Medical marijuana and employment in Massachusetts

Issue March/April 2018 By Ariel D. Cudkowicz, Anthony S Califano and Timothy J. Buckley
Labor & Employment Section Review

In 2012, Massachusetts passed An Act for the Humanitarian Medical Use of Marijuana (MMA), which allows qualified individuals to use medical marijuana. Its passage has resulted in some confusion. On one hand, the MMA protects disabled individuals who use medical marijuana. On the other, the Controlled Substances Act (CSA) deems marijuana illegal. Many employers want to comply with employment laws and reasonably accommodate disabilities. At the same time, many employers do not want to condone criminal behavior or employ individuals who are impaired while working. This article explores the relevant landscape by: (1) discussing the context in which federal and state medical marijuana law has developed; (2) identifying employment-related questions that Massachusetts case law has answered; and (3) underlining important but unanswered questions about medical marijuana in the employment context.

A brief history of relevant law

Massachusetts is one of 29 states with comprehensive legislation permitting medical marijuana use. The MMA removes punishment under state law for qualified patients who use medical marijuana. 2012 Mass. Acts ch. 369. The MMA does not require “accommodation of any on-site medical use of marijuana in any place of employment.” Id. at § 7(D). The MMA does not state expressly that an employer cannot take adverse action against an employee or applicant who uses medical marijuana, and it does not expressly allow an aggrieved employee or applicant to bring a civil action against an employer. However, the Massachusetts Fair Employment Practices Law (Chapter 151B) prohibits disability discrimination and requires employers to provide reasonable employment accommodations to qualified individuals with disabilities. M.G.L. c 151B, § 4(16). This dichotomy begs the question of whether an employer must tolerate an employee’s on-the-job medical marijuana use as a reasonable accommodation. 

Massachusetts law regarding marijuana is developing, but not in a vacuum. There are relevant federal laws in play. Foremost is the CSA, which since 1970 has made marijuana illegal. 21 U.S.C. § 812(c). Marijuana, like heroin, is a Schedule I substance under the CSA, meaning it has a high potential for abuse, no accepted medical use, and a lack of accepted safety standards. 21 U.S.C. § 812(b)(1), 812(c).

The Americans with Disabilities Act (ADA) is also in play. 42 U.S.C. §§ 12101 et seq. Like Chapter 151B, the ADA prohibits disability discrimination and requires reasonable employment accommodations for individuals with disabilities. 42 U.S.C. § 12112(a)-(b). The ADA does not consider individuals who use illegal drugs to be qualified disabled individuals entitled to reasonable accommodation. 42 U.S.C. § 12114(a). Given marijuana’s illegality under federal law, current case law indicates that the ADA does not require employers to accommodate employee disabilities by allowing marijuana use. James v. City of Costa Mesa, 700 F.3d 394, 397-98 (9th Cir. 2012).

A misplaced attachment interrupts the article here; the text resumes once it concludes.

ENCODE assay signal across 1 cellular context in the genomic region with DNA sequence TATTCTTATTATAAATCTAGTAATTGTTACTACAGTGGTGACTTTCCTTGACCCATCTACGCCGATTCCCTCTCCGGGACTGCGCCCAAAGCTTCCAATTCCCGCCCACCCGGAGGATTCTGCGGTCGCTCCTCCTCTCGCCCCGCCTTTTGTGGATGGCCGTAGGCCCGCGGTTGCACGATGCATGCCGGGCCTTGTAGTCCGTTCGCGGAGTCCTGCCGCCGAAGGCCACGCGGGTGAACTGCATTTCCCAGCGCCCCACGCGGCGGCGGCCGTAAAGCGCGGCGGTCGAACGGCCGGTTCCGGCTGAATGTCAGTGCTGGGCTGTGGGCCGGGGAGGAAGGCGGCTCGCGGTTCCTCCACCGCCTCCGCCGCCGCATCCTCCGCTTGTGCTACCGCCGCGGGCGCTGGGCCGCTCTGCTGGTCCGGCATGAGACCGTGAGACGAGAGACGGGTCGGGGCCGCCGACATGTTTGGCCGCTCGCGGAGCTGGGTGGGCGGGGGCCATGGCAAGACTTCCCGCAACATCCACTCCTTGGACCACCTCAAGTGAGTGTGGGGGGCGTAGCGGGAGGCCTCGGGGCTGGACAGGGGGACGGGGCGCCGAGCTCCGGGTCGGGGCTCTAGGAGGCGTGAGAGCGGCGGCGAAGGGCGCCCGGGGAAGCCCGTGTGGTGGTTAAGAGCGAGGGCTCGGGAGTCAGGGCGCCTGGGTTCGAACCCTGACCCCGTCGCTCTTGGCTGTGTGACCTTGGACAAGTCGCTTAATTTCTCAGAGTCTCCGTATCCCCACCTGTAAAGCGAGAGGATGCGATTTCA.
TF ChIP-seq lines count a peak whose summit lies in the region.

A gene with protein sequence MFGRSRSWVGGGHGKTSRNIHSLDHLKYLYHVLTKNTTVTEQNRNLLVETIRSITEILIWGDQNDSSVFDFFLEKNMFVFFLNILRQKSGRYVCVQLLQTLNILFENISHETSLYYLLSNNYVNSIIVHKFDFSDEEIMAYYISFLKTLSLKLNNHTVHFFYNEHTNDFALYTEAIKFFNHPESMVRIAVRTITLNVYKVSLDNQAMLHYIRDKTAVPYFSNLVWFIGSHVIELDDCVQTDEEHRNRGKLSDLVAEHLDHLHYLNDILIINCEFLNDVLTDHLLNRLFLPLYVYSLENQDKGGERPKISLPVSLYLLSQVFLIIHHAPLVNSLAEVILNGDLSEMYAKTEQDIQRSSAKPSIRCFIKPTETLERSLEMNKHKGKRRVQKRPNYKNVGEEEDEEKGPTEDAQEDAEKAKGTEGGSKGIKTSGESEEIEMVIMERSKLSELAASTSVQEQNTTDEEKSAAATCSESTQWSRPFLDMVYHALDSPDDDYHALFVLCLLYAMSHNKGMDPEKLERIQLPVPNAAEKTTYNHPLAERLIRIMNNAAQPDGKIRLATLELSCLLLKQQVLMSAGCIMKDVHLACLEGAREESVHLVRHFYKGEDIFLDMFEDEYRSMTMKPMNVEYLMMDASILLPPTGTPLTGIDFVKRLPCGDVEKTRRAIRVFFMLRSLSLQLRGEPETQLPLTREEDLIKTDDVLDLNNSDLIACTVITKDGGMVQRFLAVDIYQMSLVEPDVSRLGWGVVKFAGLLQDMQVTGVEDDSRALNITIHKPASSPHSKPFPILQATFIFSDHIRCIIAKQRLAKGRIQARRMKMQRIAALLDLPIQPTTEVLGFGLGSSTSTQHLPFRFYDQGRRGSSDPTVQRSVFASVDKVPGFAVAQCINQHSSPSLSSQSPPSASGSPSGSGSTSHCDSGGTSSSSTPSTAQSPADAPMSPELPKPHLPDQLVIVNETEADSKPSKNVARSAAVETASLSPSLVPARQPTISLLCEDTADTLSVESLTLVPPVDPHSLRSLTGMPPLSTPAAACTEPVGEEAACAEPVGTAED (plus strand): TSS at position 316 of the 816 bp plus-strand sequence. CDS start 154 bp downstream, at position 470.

The Drug Free Workplace Act (DFWA) is also relevant. 41 U.S.C. §§ 8101 et seq. The DFWA requires certain federal contractors and federal grantees to agree to provide drug-free workplaces as a condition of receiving a federal contract or grant. 41 U.S.C. §§ 8102-8103. Covered employers must issue a policy to employees advising them that possession and use of controlled substances is prohibited in the workplace, and noting the consequences for violating the policy. Id.

While the CSA’s treatment of marijuana has not changed, federal enforcement policy has. Between 2009 and 2013, the Department of Justice (DOJ) issued guidance to federal prosecutors around the country not to aggressively pursue federal marijuana violations in states where marijuana is legal. In January 2018, however, the new attorney general, Jeff Sessions, issued a memorandum rescinding the DOJ’s prior guidance. In that memorandum, Sessions told U.S. attorneys across the country that they should use their discretion when making decisions about the prosecution of marijuana-related crimes and “weigh all relevant considerations, including federal law enforcement priorities set by the attorney general, the seriousness of the crime, the deterrent effect of criminal prosecution, and the cumulative impact of particular crimes on the community.” Subsequently, the U.S. Attorney for Massachusetts, Andrew Lelling, said that his office will focus on bulk cultivation and trafficking, and those who use the federal banking system illegally. But Lelling later said that he could not “provide assurances that certain categories of participants in the state-level marijuana trade will be immune from federal prosecution.”